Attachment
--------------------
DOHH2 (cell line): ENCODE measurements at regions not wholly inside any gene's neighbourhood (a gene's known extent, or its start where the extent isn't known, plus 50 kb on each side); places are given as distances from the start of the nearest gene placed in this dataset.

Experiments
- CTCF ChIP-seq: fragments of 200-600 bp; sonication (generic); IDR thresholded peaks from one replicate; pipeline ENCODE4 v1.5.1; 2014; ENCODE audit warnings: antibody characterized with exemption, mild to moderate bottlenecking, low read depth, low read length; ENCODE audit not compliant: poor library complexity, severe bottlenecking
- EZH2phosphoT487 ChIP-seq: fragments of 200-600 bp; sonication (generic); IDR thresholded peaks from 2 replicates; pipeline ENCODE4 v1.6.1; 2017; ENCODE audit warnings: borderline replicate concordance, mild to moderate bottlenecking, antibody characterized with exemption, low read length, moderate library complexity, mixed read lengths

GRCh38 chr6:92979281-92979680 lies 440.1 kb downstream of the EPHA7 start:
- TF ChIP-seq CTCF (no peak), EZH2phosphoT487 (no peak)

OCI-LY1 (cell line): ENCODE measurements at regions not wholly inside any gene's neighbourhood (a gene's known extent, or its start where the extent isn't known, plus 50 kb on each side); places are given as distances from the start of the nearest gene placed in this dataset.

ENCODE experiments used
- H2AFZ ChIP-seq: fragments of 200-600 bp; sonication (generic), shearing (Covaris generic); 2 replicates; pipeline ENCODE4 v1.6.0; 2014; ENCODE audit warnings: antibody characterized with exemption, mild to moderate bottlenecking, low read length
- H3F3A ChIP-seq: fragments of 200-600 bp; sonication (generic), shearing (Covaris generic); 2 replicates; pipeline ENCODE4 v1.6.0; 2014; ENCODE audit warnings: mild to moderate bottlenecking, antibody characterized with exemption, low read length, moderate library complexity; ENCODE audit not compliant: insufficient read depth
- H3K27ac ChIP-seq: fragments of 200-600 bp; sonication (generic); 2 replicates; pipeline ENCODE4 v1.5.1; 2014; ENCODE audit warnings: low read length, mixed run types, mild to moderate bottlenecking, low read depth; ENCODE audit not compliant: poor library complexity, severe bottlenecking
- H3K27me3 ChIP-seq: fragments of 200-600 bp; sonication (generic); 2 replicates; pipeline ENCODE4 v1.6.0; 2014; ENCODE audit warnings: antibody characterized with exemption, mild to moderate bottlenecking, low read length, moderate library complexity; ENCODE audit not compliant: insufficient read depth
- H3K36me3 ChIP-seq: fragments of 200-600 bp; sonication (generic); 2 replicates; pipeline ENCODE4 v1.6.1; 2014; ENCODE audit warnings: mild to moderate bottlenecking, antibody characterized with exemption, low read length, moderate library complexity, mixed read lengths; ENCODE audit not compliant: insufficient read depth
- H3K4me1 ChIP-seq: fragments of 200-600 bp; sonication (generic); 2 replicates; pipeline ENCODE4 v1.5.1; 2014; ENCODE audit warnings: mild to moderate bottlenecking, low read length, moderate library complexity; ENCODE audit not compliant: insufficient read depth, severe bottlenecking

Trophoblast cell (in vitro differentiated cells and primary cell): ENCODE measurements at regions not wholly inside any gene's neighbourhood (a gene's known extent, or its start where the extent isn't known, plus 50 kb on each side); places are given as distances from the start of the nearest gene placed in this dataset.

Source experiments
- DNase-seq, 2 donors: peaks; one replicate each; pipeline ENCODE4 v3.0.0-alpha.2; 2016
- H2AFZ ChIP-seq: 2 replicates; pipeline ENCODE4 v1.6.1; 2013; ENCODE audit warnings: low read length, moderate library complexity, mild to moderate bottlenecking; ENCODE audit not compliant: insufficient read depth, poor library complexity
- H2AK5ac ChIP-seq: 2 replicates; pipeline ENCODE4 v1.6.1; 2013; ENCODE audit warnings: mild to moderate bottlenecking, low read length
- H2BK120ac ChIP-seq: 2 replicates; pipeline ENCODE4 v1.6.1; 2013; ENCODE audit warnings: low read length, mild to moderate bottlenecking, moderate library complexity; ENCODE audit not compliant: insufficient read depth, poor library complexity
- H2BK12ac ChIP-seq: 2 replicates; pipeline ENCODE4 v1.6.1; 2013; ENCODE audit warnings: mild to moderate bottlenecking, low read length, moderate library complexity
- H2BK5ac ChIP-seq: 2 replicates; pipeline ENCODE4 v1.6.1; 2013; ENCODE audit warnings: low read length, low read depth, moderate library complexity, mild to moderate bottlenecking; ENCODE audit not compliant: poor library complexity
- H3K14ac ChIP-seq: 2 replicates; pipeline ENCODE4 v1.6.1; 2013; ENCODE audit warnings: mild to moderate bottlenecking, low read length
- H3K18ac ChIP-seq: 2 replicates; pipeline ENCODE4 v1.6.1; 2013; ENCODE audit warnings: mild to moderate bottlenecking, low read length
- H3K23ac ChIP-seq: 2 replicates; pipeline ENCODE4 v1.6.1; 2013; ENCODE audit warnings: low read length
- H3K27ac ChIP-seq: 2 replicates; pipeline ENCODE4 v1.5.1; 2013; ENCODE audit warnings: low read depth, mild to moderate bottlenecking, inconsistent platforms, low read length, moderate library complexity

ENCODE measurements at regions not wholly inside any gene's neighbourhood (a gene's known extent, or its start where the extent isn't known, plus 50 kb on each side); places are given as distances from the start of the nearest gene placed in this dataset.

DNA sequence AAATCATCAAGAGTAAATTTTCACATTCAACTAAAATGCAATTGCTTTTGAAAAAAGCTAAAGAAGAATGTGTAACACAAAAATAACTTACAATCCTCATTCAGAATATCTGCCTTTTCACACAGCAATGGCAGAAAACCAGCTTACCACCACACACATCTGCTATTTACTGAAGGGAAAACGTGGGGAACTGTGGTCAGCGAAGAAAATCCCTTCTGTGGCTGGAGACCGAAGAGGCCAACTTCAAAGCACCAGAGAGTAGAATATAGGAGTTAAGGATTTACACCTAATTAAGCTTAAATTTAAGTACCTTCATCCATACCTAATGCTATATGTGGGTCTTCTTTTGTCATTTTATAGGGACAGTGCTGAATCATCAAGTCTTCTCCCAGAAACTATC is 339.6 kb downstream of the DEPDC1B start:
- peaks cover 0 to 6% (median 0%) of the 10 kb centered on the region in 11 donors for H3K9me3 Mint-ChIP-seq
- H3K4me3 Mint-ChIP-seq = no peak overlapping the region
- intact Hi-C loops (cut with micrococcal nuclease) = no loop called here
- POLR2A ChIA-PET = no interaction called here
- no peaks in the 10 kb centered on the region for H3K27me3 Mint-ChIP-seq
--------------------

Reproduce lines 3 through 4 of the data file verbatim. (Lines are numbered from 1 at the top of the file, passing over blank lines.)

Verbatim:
- CTCF ChIP-seq: fragments of 200-600 bp; sonication (generic); IDR thresholded peaks from one replicate; pipeline ENCODE4 v1.5.1; 2014; ENCODE audit warnings: antibody characterized with exemption, mild to moderate bottlenecking, low read depth, low read length; ENCODE audit not compliant: poor library complexity, severe bottlenecking
- EZH2phosphoT487 ChIP-seq: fragments of 200-600 bp; sonication (generic); IDR thresholded peaks from 2 replicates; pipeline ENCODE4 v1.6.1; 2017; ENCODE audit warnings: borderline replicate concordance, mild to moderate bottlenecking, antibody characterized with exemption, low read length, moderate library complexity, mixed read lengths